way into the apartment, nor did he assault Wright.
Colette Herrick also lived in the apartment complex at the time of the murder, although it
was a different building in the complex than the one in which Steele resided. On the day before
the homicide, October 29, an individual rang Herrick’s doorbell, and she opened the door
slightly, keeping the chain lock in place. The individual at her door was black, looked about
5’8”, and he appeared to be in his early twenties. She had never previously seen the man. The
stranger was extremely agitated, and he repeatedly asked for “Charles.” The stranger did not
attempt to force his way into Herrick’s apartment. Herrick subsequently identified defendant as
the stranger at her door in a photographic array and later in a police lineup.4
Robert Brown, police chief at WMU, testified that he responded to the crime scene in
October of 1974. His testimony was consistent with that of officer Herron as reflected above.
Brown also testified that a brown paper bag containing a “narcotics work kit” had apparently
Steele’s vehicle was not in the parking area. Waller, who was accompanied by a couple of
friends that morning, left and returned at about 12:30 p.m., at which time Steele’s vehicle was in
the parking lot. Waller did not have a set of apartment keys with him, and there was no response
when he knocked on the apartment door. Waller and his companions searched the complex,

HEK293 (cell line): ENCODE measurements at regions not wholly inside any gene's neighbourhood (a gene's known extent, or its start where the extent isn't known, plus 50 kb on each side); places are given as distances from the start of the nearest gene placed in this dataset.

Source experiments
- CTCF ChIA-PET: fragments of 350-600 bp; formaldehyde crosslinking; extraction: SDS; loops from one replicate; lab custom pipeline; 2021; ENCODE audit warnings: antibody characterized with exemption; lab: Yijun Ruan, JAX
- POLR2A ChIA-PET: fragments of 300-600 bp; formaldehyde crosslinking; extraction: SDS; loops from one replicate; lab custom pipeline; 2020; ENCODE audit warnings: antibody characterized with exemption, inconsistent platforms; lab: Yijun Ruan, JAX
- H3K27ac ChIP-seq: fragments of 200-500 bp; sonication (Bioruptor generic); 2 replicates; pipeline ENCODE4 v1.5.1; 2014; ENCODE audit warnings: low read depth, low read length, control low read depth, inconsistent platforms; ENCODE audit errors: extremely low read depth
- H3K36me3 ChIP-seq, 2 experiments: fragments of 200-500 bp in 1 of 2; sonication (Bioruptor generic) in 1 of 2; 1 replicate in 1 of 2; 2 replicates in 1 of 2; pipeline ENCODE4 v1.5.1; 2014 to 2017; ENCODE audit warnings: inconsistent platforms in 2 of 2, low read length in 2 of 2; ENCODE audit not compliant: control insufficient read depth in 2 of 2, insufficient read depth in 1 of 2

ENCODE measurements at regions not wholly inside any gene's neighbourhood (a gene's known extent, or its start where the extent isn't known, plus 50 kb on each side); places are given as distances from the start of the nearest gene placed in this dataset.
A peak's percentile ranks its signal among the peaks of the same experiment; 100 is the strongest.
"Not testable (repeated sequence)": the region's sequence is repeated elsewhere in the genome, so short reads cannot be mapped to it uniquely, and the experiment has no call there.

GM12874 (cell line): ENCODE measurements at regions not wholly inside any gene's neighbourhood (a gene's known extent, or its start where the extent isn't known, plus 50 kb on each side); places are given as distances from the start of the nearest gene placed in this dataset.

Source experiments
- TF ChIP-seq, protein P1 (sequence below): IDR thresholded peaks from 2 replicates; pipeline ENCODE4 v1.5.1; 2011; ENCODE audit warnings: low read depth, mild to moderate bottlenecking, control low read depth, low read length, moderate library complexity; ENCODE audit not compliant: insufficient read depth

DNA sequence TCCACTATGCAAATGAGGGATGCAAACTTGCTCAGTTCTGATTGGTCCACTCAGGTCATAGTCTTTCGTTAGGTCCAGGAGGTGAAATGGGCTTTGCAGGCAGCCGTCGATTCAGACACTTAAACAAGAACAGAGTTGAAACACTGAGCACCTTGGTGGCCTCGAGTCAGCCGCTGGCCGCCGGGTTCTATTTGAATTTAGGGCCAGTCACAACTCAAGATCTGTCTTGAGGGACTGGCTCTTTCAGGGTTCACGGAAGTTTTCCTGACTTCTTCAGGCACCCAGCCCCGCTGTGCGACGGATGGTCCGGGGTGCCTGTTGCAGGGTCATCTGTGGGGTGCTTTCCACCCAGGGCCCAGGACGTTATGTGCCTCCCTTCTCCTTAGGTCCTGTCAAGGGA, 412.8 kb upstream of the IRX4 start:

including the laundry area, assuming that Steele was either doing laundry or visiting someone in
the complex. Waller was eventually able to obtain apartment keys from a third party, and he
discovered Steele’s body after entering the apartment.
It is not entirely clear from the transcript whether the incident discussed by Wright occurred on
the day before the murder in October 1974. However, the prosecutor proceeds on the basis that
the incident occurred on October 29, and defendant does not suggest or argue otherwise.
We note that the trial court’s ruling excluded the testimony of Wright and Herrick regarding the
incidents. We find that the incidents are part of the res gestae and are admissible for the reasons
discussed later in this opinion.
been thrown from the balcony of Steele’s apartment, and a syringe was found in a toilet in the
apartment.5 Brown further testified regarding two nonfatal assaults involving young women in
Kalamazoo.6 He indicated that defendant had been arrested for those assaults, and he had the
opportunity to interview defendant. Defendant admitted that he had been at the Stadium Drive
Apartments, but only on the day before the murder, not the day of the crime, and he denied any
involvement in the homicide. Defendant explained that he was at the apartment complex looking
for a friend named Charles that he had met at a party or someplace on campus.
Brown stated that the partial weapon found in Steele’s body was a skew chisel, which is
used in woodworking. In a search of defendant’s parents’ home in Detroit, where defendant had
a room and where his car was being stored, the police found a bag of woodcarving or
woodworking tools and a bag of marijuana locked in a closet in defendant’s room. No direct
connection could be made between the woodcarving tools and the remnant of a tool that
remained in the victim’s body, and Brown conceded that the woodcarving tools found in
defendant’s room were common tools and not unique in any way.
Brown additionally testified that the search of defendant’s vehicle led police to find two